GraphQL vs REST APIs - A Comparison With GitHub's APIs
Before we continue discussing some of the core concepts in GraphQL, we'll take a bit of a tangent in this lesson to contrast and compare Github's existing REST API (v3) and their GraphQL API (v4).
Comparing Github's REST and GraphQL APIs#
We'll dive into a good example that showcases GraphQL before we discuss and address some of GraphQL's core concepts.
We're going to use the Github Public API as this lesson's example. GitHub has two versions of its API currently active:
To access Github's REST API, we can make requests to the following public URL - https://api.github.com. This main parent route gives us an overview of all the different routes we can then interact with in the v3 REST API.
To explore GitHub’s GraphQL API, we can go to https://developer.github.com/v4/explorer. For this GraphQL interface to work, we'll need be logged in with a GitHub account.
For our first exercise, the first thing we'd look to do is to get the description of a particular repository with both the v3 and v4 APIs. The repository we'll be using is Github's own Hello World repository, created by the Octocat profile. The description we'll like to fetch for the Hello-World repository is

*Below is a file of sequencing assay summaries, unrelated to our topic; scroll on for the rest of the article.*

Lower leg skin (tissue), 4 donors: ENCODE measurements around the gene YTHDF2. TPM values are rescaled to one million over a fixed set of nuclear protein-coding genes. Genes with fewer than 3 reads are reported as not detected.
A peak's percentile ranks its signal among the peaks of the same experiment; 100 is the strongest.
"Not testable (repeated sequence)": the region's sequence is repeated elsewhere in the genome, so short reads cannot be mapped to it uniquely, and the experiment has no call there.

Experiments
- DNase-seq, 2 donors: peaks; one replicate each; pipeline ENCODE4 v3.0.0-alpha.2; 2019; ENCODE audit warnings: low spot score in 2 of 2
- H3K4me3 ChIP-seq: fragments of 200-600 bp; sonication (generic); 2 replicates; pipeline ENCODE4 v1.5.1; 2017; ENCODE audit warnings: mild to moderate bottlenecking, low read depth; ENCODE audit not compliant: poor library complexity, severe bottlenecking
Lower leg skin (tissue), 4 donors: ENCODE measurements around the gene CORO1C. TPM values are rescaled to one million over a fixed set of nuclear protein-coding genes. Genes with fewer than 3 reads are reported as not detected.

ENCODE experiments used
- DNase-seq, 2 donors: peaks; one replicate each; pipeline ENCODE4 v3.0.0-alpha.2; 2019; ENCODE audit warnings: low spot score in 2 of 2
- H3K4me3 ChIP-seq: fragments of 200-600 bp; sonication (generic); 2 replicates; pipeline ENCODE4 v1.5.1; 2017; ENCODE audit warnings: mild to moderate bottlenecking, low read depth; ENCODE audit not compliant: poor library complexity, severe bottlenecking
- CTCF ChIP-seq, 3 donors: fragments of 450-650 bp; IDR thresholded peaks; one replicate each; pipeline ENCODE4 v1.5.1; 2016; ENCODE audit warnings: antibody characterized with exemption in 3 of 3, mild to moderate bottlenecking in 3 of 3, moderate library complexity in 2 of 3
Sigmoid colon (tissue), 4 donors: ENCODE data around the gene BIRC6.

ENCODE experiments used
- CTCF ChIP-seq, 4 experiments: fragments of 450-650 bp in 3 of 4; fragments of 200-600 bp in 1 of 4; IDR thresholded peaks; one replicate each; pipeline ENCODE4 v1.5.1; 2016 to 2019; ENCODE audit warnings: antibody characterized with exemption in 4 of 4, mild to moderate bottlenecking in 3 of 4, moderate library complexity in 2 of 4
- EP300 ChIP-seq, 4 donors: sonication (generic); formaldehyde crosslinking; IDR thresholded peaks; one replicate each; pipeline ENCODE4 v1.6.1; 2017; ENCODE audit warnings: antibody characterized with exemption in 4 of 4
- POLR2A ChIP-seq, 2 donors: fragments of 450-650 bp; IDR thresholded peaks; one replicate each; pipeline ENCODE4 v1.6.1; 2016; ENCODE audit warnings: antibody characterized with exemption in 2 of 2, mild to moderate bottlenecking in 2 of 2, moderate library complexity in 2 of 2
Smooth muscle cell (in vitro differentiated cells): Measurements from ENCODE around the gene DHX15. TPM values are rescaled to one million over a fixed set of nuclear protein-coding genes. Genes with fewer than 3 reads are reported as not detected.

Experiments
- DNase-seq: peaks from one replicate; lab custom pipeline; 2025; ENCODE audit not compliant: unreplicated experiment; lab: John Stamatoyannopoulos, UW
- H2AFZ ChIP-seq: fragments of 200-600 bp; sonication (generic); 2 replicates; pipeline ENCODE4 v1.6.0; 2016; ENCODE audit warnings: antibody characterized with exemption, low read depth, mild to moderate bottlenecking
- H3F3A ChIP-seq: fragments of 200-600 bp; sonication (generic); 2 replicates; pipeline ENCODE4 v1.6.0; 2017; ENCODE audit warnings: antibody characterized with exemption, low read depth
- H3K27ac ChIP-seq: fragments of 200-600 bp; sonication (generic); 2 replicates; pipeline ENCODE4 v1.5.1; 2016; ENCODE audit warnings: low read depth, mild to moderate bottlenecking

My first repository on GitHub!, which can be seen in the UI when we navigate to the repository route in our browser.
v4 REST API#
When we head to https://github.com/octocat/Hello-World in our browser, we're presented with the information of the Hello-World repository in our UI. Github allows us to see the data being returned for this route by hitting the https://api.github.com/repos/octocat/Hello-World route. We're making a GET request here as well and the data returned looks as follows:
Though we've managed to retrieve the
description field we're looking for in the repository, the server sent us a lot more "useless" (i.e. useless for our current interest) such as the
name of the repository, details of the
owner of the repository, and other URLs that can allow us to make other requests to get more information. Regardless, we have to retrieve all this information despite the fact we only want the value of a single field.
v3 GraphQL API#
Let's contrast this with GraphQL. We'll head over to the GraphQL Explorer GitHub provides for their new API at https://developer.github.com/v4/explorer. The first thing that can be noted here is that we're able to interact with an interactive environment to help make GraphQL requests. We'll talk about this a little more in the next lesson, but the capability of using IDEs is a cool feature that many different GraphQL services provide.